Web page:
Related content: How SWIFT gpi Will Change the Cross-Border Payments Market
Related Blog Posts
How India is Tackling the Challenges of Digital Payments Growth
India’s massive transformation from a cash-based society to a cashless society is underscored by the rise in fintech adoption and the growth of the Unified Payments Interface (UPI) platform, which is now processing more than one billion transactions each month.
Deep Dive: Latin American Fintech Market (Part 2)
To support fintechs’ development and create a more inclusive financial system, governments across the Latin American region should adopt different regulations. Some good practices implemented in other countries, like the U.K. or Singapore, could also be adopted in Latin America, such as temporary exemptions on fintech authorizations on behalf of regulating entities, or the creation of temporary regulation sandboxes in which fintechs can operate, evaluate their business models and offer their innovative products in supervised environments.
Deep Dive: Latin American Fintech Market (Part 1)
There is a gap between what financial institutions currently offer versus what today´s customers want in Latin America, and this is where fintechs are earning a reputation for customer-centricity, personalization, quick response and seamless delivery. The relationship between fintechs and traditional financial institutions in Latin America has evolved from competition to collaboration, with the aim of efficiently working together and effectively scaling innovation, while also driving financial inclusion for the underbanked.
From API to AI to I: Banking Tech Gets Personal
Tired feet. Running out of business cards. Countless LinkedIn connections – sound familiar? This time of the year is conference season; the annual SIBOS (SWIFT) and Money20/20 USA gatherings spanning the autumn give attendees plenty of hot topics and talking points. My American colleagues refer to this season as “the fall.” I trust this to be an observation on leaves and fruit rather than a sequitur on the state of the fintech industry. Either way, it’s a good time to harvest, to take stock and to work out what we should be doing with the apparent abundance of innovative produce.
How to Maximize the Value of Partnerships Between Fintechs and FIs
The LATAM Open Banking & Fintech Partnership, organized by Connect Global Group, was held earlier this year in Mexico City, and ACI participated as one of the forum partners driving discussions on how to maximize value from collaborative partnerships between FIs and Fintechs. We explored the invaluable benefits of open API and strategies to differentiate the offerings of FIs and Fintechs, address consumer demands, and best practices for implementation aligned to regulatory requirements.
A Deep Dive into the Payment Tendencies in the Mexican Market (Part 2)
While the sheer volume and age of potential shoppers makes México an attractive market, there is another component to the viability of eCommerce: México is mobile. A recent study performed by the Asociación de Internet.mx, shows that México is one of 22 countries leading the trend toward mobile commerce, with young adults making 88 percent of smartphone purchases. The country has one of the largest mobile markets in Latin America, with one-third of all residents using smartphones.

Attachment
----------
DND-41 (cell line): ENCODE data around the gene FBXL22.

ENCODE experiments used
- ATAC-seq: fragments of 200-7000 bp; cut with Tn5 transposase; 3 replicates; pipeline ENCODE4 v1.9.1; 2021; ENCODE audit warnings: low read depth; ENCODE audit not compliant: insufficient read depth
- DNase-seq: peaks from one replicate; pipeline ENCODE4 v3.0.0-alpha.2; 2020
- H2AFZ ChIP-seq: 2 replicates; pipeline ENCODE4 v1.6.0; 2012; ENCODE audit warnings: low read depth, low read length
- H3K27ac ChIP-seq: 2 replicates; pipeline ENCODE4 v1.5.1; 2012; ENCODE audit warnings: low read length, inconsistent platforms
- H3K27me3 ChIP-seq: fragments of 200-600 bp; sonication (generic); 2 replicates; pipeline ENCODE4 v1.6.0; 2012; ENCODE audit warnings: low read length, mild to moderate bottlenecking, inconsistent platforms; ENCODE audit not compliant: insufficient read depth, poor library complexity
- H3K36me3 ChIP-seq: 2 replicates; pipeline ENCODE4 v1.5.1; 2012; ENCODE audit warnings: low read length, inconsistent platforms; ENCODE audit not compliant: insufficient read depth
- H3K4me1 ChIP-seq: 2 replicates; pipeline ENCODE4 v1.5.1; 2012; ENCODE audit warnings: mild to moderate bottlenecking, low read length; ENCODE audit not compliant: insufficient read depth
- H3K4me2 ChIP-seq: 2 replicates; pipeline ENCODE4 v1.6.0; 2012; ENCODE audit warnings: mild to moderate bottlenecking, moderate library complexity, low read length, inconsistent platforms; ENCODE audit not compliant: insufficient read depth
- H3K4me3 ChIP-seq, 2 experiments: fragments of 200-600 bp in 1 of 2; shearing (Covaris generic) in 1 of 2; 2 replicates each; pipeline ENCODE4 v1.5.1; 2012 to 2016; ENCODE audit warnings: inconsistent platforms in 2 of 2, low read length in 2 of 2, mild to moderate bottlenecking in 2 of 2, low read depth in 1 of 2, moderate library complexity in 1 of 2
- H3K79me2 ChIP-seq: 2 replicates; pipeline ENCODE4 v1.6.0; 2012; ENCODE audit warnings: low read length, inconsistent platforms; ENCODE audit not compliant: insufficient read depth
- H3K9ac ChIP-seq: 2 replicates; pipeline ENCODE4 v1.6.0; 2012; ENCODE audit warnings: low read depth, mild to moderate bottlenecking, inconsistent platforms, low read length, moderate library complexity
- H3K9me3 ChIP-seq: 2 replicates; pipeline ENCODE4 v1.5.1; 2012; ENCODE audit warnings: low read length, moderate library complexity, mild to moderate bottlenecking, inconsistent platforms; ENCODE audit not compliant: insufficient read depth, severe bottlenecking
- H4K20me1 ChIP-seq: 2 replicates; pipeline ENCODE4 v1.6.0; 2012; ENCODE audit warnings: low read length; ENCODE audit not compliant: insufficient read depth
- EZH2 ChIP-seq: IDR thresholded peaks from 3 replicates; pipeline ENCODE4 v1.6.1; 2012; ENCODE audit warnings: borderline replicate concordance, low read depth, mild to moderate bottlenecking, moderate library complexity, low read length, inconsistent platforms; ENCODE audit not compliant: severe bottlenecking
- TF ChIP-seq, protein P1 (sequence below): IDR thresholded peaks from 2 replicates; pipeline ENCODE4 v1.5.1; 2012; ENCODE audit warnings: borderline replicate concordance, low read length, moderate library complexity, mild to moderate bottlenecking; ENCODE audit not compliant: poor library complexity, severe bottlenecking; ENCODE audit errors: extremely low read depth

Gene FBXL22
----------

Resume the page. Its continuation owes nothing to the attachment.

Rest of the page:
A Deep Dive into the Payment Tendencies in the Mexican Market (Part 1)
The population of México is the second largest in Latin America, with 122 million residents, 39 percent of whom are considered middle-class. The population is relatively young, with an average age of just 27, and one-third estimated to be millennials, which is often a factor in driving the popularity of eCommerce. Last year, 56 million people accessed the internet in México, though despite the high number of internet and mobile phone users in the country, nearly two-thirds of the population do not have bank accounts (source: Banco de Mexico).
How to Be a Payments Trailblazer – The Seven Habits of Highly Innovative Organizations
The new Culture of Innovation Index from Ovum and ACI identified segments—from banks to intermediaries to merchants to corporates—at the cutting edge (of innovation) across the payments ecosystem. But what is most notable about those segments that have reached ‘trailblazing’ status is the apparent lack of commonality between them. No one segment, nor one region fosters better innovation. In fact, what’s driving these segments/organizations to be best of breed is their own culture of excellence. The only thing they have in common is their attitude.
Customer Innovation: Erste Bank [Q&A]
The global banking sector is becoming both more strategically focused and technologically advanced, responding to rising consumer expectations while trying to defend market share against an increasing array of competitors. A great deal of emphasis is being placed on digitizing core business processes, and reassessing organizational structures and internal talent to be better prepared for the future of banking.
Regulating for Real-Time: The Role of Government in Payments Modernization
Dr. Leo Lipis and Craig Ramsey, Head of Real-Time Payments for ACI Worldwide, continue their discussion on real-time payments and the findings of the new white paper, Get More from Real-Time.